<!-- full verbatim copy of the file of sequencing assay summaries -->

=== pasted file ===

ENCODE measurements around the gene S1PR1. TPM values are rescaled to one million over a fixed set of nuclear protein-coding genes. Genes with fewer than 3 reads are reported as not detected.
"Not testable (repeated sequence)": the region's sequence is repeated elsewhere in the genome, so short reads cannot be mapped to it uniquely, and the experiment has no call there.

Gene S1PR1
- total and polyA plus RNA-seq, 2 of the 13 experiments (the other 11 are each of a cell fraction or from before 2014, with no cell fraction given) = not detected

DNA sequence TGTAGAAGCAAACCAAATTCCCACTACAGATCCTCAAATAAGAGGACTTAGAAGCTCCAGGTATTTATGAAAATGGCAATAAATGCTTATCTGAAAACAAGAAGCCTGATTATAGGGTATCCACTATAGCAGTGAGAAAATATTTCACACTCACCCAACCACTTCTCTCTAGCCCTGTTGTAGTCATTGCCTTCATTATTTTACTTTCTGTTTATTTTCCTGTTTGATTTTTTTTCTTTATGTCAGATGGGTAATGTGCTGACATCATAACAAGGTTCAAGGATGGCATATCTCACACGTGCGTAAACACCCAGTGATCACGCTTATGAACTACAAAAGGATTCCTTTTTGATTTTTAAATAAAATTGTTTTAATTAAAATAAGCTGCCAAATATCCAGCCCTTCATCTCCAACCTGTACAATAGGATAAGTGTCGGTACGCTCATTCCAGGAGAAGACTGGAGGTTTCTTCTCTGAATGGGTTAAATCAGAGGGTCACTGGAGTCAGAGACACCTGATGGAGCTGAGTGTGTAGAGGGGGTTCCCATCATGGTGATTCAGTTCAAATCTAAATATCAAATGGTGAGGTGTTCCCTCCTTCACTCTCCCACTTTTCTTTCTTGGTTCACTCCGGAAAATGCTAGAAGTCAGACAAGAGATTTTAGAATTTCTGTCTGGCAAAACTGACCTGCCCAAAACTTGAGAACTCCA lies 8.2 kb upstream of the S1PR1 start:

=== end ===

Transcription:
ENCODE measurements around the gene S1PR1. TPM values are rescaled to one million over a fixed set of nuclear protein-coding genes. Genes with fewer than 3 reads are reported as not detected.
"Not testable (repeated sequence)": the region's sequence is repeated elsewhere in the genome, so short reads cannot be mapped to it uniquely, and the experiment has no call there.

Gene S1PR1
- total and polyA plus RNA-seq, 2 of the 13 experiments (the other 11 are each of a cell fraction or from before 2014, with no cell fraction given) = not detected

DNA sequence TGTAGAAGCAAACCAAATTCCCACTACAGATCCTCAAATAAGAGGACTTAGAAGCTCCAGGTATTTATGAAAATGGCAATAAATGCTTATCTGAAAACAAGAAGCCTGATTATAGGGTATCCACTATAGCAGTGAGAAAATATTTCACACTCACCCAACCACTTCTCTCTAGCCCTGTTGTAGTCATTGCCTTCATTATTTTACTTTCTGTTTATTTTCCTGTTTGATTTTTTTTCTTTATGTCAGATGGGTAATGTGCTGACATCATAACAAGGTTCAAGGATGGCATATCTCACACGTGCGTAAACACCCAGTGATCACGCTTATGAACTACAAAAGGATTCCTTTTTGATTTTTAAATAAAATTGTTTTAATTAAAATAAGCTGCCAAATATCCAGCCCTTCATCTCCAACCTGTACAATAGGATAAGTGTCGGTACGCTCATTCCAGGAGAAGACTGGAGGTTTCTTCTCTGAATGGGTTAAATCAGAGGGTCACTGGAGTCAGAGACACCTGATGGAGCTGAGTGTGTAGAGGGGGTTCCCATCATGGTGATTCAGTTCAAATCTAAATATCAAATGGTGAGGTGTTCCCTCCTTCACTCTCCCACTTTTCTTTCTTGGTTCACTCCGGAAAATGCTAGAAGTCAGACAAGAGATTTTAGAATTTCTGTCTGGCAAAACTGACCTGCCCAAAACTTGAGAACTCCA lies 8.2 kb upstream of the S1PR1 start: